New hope for DNA collection after felony arrest

By Derreck Stahly
TheStatehouseFile.com

INDIANAPOLIS — Legislators will once again try to pass a law that would allow police to collect DNA from people arrested on a felony charge.

Currently Indiana collects DNA samples from convicted felons for use in the DNA database. That law has been in effect for almost 11 years.

Sen. Erin Houchin, R-Salem, discussing her legislation proposal for DNA collection in Indiana. By Derreck Stahly, TheStatehouseFile.com

Sen. Erin Houchin, R-Salem, discussing her legislation proposal for DNA collection in Indiana. By Derreck Stahly, TheStatehouseFile.com

“Keeping our communities safe and giving law enforcement every tool they need to do their jobs efficiently and accurately is a top priority,” Sen. Erin Houchin, R-Salem, said. “DNA profiling is an accurate, widely used tool that will help law enforcement solve crimes and convict those who are responsible, as well as exonerate the innocent.”

This is not the first time DNA sampling legislation has come before Indiana’s General Assembly. Indiana has been discussing this law for several years now. In the past it has failed to gain traction. However, Houchin said this upcoming session will be different.

“The case in Zionsville has highlighted the need for Indiana to follow suit with 30 other states and finally move this issue forward,” she said.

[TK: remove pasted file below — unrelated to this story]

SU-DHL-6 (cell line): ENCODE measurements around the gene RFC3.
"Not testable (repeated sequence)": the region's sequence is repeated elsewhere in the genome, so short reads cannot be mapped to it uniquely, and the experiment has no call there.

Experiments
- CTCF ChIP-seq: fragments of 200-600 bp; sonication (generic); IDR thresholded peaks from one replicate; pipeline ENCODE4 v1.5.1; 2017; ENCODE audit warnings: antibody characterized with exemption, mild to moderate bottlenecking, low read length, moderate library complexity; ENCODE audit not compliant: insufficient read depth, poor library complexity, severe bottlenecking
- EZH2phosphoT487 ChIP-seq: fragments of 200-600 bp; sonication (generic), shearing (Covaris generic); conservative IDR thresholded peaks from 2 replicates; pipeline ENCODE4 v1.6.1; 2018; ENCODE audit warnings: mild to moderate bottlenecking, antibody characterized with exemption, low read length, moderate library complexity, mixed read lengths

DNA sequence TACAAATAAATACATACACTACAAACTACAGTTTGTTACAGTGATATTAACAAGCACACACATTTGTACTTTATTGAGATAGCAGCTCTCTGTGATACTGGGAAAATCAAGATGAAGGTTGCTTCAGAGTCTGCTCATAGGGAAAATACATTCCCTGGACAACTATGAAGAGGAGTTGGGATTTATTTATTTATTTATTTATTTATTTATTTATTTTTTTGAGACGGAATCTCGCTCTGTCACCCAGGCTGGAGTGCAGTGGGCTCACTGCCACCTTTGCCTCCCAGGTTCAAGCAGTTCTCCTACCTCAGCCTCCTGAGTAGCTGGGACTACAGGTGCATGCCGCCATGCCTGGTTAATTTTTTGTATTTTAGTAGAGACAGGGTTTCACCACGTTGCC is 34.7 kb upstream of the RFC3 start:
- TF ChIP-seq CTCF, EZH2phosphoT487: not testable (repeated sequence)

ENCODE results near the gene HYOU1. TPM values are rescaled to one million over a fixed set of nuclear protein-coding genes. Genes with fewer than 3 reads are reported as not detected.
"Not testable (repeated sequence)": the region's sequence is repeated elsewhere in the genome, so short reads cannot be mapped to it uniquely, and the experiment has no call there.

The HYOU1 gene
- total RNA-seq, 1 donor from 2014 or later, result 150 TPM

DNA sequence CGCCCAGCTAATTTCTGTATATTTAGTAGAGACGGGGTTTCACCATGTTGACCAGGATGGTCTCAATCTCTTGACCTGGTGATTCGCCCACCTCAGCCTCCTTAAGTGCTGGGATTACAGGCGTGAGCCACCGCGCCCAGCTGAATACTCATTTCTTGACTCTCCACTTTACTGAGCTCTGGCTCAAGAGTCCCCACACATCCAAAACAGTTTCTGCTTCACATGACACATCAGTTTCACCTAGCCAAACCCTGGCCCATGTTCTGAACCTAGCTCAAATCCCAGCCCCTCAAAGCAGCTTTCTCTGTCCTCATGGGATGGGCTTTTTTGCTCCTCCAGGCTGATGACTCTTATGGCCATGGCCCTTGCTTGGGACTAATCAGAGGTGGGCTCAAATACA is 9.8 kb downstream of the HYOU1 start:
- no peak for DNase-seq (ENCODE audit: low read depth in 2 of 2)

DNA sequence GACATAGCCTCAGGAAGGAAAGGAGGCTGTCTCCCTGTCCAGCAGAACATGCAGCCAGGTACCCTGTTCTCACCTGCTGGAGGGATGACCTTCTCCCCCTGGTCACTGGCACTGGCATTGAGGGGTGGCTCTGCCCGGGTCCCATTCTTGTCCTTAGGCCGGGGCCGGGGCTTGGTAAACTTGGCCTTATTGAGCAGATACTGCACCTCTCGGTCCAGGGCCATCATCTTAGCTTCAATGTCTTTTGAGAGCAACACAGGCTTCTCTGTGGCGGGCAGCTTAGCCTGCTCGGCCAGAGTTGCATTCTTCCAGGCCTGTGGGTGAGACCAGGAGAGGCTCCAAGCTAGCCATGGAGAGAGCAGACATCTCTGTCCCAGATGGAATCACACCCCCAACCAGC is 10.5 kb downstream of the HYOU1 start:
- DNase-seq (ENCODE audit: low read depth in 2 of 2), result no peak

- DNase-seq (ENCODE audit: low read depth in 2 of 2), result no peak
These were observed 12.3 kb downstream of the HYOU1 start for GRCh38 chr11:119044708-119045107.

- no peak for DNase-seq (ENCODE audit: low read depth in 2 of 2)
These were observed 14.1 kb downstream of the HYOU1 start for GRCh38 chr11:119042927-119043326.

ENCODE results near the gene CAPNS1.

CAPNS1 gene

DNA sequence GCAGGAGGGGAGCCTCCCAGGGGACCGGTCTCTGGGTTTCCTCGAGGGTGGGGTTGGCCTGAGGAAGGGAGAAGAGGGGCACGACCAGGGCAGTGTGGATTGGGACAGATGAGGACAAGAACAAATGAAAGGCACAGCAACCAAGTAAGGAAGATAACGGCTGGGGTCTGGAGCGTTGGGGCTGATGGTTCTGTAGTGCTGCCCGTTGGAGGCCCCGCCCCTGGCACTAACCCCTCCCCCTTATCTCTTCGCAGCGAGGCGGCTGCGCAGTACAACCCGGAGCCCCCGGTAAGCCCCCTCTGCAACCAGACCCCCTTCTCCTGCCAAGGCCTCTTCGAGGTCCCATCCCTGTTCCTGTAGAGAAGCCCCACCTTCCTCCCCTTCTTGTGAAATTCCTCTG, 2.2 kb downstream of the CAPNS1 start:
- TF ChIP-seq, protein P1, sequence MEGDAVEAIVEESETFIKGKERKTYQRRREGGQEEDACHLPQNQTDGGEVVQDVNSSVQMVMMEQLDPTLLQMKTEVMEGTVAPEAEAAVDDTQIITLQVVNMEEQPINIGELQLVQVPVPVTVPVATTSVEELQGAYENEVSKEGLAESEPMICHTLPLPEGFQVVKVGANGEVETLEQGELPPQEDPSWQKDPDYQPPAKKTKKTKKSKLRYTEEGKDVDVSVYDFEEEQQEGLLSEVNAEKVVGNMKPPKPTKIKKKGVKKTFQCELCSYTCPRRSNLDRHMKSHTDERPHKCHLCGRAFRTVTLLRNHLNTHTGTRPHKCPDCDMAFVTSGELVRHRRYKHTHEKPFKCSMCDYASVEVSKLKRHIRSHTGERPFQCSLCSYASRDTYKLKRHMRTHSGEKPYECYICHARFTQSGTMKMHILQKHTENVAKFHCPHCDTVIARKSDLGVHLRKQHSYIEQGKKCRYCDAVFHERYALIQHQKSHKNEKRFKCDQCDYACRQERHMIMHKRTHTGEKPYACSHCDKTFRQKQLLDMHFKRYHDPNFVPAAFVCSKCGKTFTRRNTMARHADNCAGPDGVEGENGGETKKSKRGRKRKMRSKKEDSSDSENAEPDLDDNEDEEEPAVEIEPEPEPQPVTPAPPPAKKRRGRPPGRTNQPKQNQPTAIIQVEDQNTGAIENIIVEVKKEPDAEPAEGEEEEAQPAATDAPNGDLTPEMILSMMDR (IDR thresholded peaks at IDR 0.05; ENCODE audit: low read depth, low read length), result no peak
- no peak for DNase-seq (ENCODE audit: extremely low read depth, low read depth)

Through the use of DNA collection Zionsville Police were able to arrest a suspect last month in the murder of an 82-year-old man. The suspect had a previous arrest in Ohio, a state that does collect DNA on arrest for a felony charge. Investigators were able to use the sample collected in Ohio to match DNA found at the Indiana crime scene.

“I think until we had a real life example of how it could be beneficial, that may have caused a delay in implementation,” Houchin said.

The legislation being proposed this year would keep the DNA sample in the database even if the felony charge was dropped. The sample would be removed only if the person was acquitted. 

The National Institute of Justice, a branch of the U.S. Justice Department, points out on its website that some people argue this violates 4th Amendment rights because the sample is collected prior to a conviction.

But the question has gone before the U.S. Supreme Court in the case of Maryland v. King, and in a ruling of 5-4, the court decided collecting DNA from arrested felony suspects is constitutional.

Rep. Patrick Bauer, D-South Bend, after talking about authoring DNA legislature in the past. by Derreck Stahly, TheStatehouseFile.com

Rep. Patrick Bauer, D-South Bend, after talking about authoring DNA legislature in the past. by Derreck Stahly, TheStatehouseFile.com

Rep. Patrick Bauer, a South Bend Democrat who has brought forth similar legislation in the past and plans to support the new proposal, drew a connection between fingerprinting and DNA collection.

“It is the same fight that had to be done for fingerprinting. They said it was invasion of privacy. Now if you didn’t fingerprint, a lot of convicts would keep on going,” Bauer said.

The Indiana General Assembly reconvenes in January.

Derreck Stahly is a reporter for TheStatehouseFile.com, a news website powered by Franklin College students.

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